Won't you join us today at Nellis's Tavern in New York's beautiful Mohawk Valley to enjoy tea and scones and other simple but delicious fare as we discover more about these ladies and their writing experiences. Enjoy good cheer, giveaways.... and Welcome!
Books by J.M. Hochstetler: Daughter of Liberty, Native Son, Wind of the Spirit, and The Crucible (soon to be released.)

Books by Elaine Marie Cooper: the Deer Run Saga The Road to Deer Run, The Promise of Deer Run, and her newest release, The Legacy of Deer Run.

Nellis Tavern, King's Highway (NYS Route 5 East, St. Johnsville, Mohawk Valley, NY) Built in 1749 as a residence for Christian Nellis, this building originally faced the Mohawk River and the King's Highway. As early as 1783, it had evolved into a public Tavern, and by 1801, included a mercantile. Nellis Tavern has some excellent examples of early American folk art stencils. The Tavern is being restored under the auspices of the Palatine Settlement Society.

GIVEAWAYS: One of each author's books will be given away at the end of this week.  Leave a comment and your email address to enter the contest.

Friday, June 1, 2012

Tools of the Trade - The Perfect Moment in Time

by Roseanna M. White

When coming up with an idea for a historical, many of us get our first burst of inspiration from an actual historical event or setting. Something we read about or see on a documentary, something that spurs that "what if . . . ?" idea. Sometimes it's something we see at a museum or historical site, or even on a drive.

When that's how inspiration strikes, it's easy to find that perfect time frame to set a book in--it's already determined by real events and people. Oh, we still have to research--online, in books, firsthand--but the frame is already set up, and we're then just selecting the perfect scene to paint within it.

But sometimes our inspiration comes from a more nebulous idea--a character, for instance, or perhaps someone in a given profession that could have lived during a pretty vast stretch of decades. When that happens, we have to figure out where to put them--and that can be a challenge.

When I've found myself in that situation, I've tried a few different means of determining my precise time period. I've done Google searches for years and found timelines that include the most important events worldwide. I've tried looking up events I knew were somewhere in the general neighborhood and seeing if they could fit in with my idea. I've tried looking up people it would be cool for my historical characters to interact with, or when given things were invented.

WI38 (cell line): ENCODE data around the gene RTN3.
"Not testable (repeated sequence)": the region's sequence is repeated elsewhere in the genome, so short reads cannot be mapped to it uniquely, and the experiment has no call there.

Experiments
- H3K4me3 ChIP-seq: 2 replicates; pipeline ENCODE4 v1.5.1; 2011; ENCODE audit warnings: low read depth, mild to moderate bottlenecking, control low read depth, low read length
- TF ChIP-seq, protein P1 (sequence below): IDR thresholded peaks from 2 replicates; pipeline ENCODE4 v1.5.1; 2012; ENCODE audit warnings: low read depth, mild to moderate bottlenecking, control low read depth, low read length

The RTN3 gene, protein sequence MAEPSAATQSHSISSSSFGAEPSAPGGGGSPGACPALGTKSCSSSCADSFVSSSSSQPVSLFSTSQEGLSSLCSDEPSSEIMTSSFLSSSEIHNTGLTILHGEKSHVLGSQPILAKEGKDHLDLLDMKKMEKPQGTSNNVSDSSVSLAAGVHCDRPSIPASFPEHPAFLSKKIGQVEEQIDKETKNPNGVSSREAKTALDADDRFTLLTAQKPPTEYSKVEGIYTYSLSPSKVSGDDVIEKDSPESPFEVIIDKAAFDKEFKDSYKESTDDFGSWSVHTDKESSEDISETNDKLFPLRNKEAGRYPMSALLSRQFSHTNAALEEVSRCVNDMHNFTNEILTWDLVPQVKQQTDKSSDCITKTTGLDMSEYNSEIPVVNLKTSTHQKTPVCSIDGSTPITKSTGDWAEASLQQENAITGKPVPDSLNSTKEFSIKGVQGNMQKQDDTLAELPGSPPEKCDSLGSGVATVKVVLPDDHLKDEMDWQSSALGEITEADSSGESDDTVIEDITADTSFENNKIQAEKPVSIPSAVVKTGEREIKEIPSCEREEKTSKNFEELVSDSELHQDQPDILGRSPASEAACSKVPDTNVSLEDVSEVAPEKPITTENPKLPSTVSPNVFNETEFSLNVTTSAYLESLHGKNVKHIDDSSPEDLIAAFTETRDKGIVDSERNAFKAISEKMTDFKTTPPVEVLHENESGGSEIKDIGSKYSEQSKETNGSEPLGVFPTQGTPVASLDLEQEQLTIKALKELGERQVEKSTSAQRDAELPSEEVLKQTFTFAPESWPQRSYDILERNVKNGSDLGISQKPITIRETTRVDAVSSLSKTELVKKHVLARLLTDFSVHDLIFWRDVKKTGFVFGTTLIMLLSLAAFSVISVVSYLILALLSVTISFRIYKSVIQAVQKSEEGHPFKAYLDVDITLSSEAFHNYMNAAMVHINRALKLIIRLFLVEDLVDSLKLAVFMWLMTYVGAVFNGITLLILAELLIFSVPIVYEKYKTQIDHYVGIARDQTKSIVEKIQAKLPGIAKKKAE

But what I've found works best takes me waaaaay back to my middle school education. Remember the definition of "setting"? It's time + place. Pretty interesting that it's not one or the other, right? It's the combination, because as any astrophysicist worth his neutrons can tell you, you can't change one without altering the other.

So assuming I already know where want something to be set--which I usually do--researching that place helps me pinpoint the exact months during which I'll want to set my story. Looking up the City of New York during the Revolution, for example, told me that Ring of Secrets would have to take place between November 1779 and October 1780. Refreshing myself on the history of Annapolis right after the Revolution made it clear that Love Finds You in Annapolis, Maryland would have to span that time between November 1783 and March 1784.

Why? Because that's when things happen where my people are.

Simple, but effective. =) For more detailed discovery, I usually get more specific in my places-search. For instance, I recently read up on the history of the College of William & Mary, which helped me define some plot points for a sequel I'm planning. When I can find such information, I'll look up a specific house or building that plays into the story and note its historical events (fires, repointings, rebuildings, additions, etc.), who owned it when, and what people of import visited it. For instance, by looking specifically at the church my characters would have attended in Annapolis, I discovered that the building had been torn down just before the Revolution and hadn't yet been rebuilt, so the congregation met in the old theater. Something I never would have known by researching the city in general!

You just never know when one of those details will provide exactly what you need to turn a general idea into an in-depth work of fiction. But it's exactly that sort of discovery that makes the job so much fun. =)


Roseanna M. White grew up in the mountains of West Virginia, the beauty of which inspired her to begin writing as soon as she learned to pair subjects with verbs. She spent her middle and high school days penning novels in class, and her love of books took her to a school renowned for them. After graduating from St. John’s College in Annapolis, Maryland, she and her husband moved back to the Maryland side of the same mountains they equate with home.

Roseanna is the author of two biblical novels, A Stray Drop of Blood and Jewel of Persia, both from WhiteFire Publishing (www.WhiteFire-Publishing.com), Love Finds You in Annapolis, Maryland from Summerside Press, and the upcoming Culper Ring Series from Harvest House beginning in January 2013 with Ring of Secrets.

She is the senior reviewer at the Christian Review of Books, which she and her husband founded, the senior editor at WhiteFire Publishing, and a member of ACFW, Christian Authors Network, HisWriters, and Colonial American Christian Writers.